The helicopter crew had prepared what they described as a 30-day sprint. “Seventy-two flights are not in our imagination,” said Ms. Ang, who will leave NASA in mid-2021 to work on Project Kuiper, Amazon's effort to develop the Internet from space.

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Instead the mission turned into an open-ended marathon. Mr. Tzanetos said that in their minds, the team members know that each passing day is the last day of intelligence. But the helicopter always seemed to rise to any challenge.

Apart from a nonessential sensor that failed, “the rest of the subsystems, from the solar panels to the battery, are significantly aged,” Mr. Tzanedos said. “Our electronics, avionics, processor are all working fine.”

On January 18, during its 72nd flight, the Intelligence did not make contact with the Persistence during landing. Communications were re-established the next day, but a shadowy photograph sent a few days later revealed a quarter of one of the rotor blades had broken off.

“There was an initial moment, obviously, of being sad to see that photo pop up on the screen, confirming what happened,” Mr. Chanedos said. “But that was replaced very quickly with joy and pride and a sense of celebration that we pulled through.”

As intelligence is abandoned on the Martian surface by persistence, Mr. Tzanedos noted.

“She chose the perfect time to end her mission here,” he said.

Ingenuity was flying over terrain he described as “some of the most challenging” — not because of obstacles, but because it's so smooth, with few rocks or other features. The previous flight ended with an emergency landing because the navigation system had trouble tracking its position.

The 72nd flight was scheduled for a 30-second up-and-down to check that everything was working, but again the flat terrain caused problems. Mr “That would have resulted in a power brownout, which would have caused a loss of communication.”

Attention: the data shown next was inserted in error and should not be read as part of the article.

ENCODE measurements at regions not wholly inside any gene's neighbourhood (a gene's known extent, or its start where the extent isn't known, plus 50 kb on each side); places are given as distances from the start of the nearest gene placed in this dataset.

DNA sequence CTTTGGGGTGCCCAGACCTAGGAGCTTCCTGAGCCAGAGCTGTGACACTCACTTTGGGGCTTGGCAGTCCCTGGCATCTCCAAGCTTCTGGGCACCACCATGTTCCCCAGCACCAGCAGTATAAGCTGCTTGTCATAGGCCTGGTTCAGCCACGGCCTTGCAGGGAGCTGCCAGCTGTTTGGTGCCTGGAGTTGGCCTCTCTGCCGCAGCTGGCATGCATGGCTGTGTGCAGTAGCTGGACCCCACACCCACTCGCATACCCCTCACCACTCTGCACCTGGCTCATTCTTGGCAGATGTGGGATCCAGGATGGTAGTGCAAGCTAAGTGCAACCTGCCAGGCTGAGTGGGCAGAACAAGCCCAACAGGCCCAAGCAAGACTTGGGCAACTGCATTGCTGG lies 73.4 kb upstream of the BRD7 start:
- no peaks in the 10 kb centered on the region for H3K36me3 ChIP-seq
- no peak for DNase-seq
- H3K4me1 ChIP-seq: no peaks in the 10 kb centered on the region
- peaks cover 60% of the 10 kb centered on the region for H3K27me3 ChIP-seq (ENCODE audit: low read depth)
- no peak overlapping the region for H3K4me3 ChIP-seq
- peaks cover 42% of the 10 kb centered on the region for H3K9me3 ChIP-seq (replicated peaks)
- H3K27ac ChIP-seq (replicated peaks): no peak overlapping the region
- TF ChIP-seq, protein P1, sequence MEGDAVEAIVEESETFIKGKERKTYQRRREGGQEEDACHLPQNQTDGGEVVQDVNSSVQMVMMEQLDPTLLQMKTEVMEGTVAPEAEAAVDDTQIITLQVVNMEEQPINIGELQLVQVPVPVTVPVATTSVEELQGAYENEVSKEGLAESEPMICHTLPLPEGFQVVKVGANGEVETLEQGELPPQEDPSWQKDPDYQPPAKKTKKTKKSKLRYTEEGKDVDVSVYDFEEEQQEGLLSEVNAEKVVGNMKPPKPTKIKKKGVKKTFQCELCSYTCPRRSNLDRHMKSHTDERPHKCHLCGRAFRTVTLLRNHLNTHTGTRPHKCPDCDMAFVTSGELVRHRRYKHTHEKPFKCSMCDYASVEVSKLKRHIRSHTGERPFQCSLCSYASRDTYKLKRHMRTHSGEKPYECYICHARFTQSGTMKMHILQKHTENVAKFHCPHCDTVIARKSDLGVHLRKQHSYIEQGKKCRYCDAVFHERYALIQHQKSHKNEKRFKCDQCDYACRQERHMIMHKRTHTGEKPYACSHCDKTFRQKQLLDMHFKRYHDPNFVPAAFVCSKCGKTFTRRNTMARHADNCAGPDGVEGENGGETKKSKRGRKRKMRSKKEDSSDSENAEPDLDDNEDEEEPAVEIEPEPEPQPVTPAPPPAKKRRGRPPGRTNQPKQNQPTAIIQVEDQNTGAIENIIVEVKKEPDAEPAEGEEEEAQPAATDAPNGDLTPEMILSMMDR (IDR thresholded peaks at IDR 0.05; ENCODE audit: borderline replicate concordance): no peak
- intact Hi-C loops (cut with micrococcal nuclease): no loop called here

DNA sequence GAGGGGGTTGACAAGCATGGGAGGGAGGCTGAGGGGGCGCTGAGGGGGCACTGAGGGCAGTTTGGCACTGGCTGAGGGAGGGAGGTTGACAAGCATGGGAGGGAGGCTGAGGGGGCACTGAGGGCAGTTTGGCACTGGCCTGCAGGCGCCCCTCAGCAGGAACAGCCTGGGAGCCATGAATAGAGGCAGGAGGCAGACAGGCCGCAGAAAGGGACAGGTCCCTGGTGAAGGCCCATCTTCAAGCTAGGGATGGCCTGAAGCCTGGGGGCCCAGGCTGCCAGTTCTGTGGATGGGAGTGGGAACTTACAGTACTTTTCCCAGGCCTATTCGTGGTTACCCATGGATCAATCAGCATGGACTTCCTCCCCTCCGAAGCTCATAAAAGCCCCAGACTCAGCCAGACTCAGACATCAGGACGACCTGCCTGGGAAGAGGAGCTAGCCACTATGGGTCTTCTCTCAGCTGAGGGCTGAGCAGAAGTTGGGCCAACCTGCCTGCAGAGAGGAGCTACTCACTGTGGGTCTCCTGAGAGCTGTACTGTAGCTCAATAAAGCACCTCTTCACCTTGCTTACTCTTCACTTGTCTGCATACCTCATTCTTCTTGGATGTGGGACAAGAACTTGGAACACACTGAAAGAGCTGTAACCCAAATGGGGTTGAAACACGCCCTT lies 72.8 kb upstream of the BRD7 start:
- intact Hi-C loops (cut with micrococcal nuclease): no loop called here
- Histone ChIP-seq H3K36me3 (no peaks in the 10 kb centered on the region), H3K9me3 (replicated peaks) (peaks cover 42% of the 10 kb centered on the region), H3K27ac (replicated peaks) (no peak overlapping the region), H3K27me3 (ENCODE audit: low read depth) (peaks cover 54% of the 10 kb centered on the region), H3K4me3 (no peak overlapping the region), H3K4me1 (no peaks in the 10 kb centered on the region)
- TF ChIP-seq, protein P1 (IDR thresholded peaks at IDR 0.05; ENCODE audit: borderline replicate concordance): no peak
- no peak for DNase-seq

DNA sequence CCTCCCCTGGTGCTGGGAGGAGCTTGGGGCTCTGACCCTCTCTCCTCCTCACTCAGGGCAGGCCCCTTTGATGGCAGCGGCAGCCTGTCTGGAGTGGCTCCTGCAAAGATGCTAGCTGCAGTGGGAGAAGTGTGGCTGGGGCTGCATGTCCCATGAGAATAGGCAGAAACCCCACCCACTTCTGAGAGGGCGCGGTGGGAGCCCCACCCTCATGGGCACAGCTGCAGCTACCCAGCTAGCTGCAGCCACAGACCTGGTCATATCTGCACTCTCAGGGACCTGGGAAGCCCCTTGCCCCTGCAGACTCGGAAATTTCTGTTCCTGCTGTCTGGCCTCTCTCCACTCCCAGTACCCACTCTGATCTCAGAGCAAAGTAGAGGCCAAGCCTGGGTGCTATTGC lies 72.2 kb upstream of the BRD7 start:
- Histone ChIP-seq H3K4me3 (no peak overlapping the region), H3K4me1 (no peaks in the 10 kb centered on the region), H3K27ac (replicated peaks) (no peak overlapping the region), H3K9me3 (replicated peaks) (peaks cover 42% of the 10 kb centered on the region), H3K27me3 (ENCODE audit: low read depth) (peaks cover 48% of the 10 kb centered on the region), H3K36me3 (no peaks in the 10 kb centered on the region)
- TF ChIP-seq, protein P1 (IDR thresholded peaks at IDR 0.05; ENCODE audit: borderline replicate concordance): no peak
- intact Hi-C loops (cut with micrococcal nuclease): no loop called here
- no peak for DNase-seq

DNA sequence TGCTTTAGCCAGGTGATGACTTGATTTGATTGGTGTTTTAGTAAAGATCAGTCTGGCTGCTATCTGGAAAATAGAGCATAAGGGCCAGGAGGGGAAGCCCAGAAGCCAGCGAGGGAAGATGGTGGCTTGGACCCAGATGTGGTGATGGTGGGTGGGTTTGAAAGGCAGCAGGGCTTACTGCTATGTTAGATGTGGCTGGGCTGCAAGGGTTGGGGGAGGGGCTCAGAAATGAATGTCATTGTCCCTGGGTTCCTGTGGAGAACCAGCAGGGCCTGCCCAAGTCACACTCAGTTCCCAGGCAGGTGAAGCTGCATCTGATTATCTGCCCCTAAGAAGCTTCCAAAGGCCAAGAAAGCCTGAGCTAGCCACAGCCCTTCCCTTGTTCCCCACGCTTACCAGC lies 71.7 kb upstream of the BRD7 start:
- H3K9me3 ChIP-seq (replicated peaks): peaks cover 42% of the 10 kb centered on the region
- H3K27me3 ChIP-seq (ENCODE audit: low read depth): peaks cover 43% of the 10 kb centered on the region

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If at least part of one blade breaks, the helicopter cannot generate enough lift and the rotor is unbalanced, meaning the helicopter may shake itself if it tries to take off again.

“We have some lessons in that,” said Howard Cribb, chief pilot for Ingenuity. “We now know that that kind of terrain can be a trap for a system like this.”

A high-resolution camera that can pick out more detail, even in bland terrain, would have helped, Dr. Cripp said.

The Ingenuity team will conduct some final tests on Ingenuity's systems and download the remaining images and data into the helicopter's memory.

NASA engineers are investigating what caused the communication failure and whether a rotor blade hit the ground when the intelligence landed.

Future Mars helicopters are in the planning stages, including a pair that could bring rock and soil samples back to Earth. But the prototype mission to Mars, which has faced technical and budgetary challenges, is being reconsidered, and the helicopters may be abandoned.

“Intelligence is based on principles,” Mr. Tzanedos said. “We now have the facts, and future aircraft designs will rely on all the data we've gathered from Ingenuity.”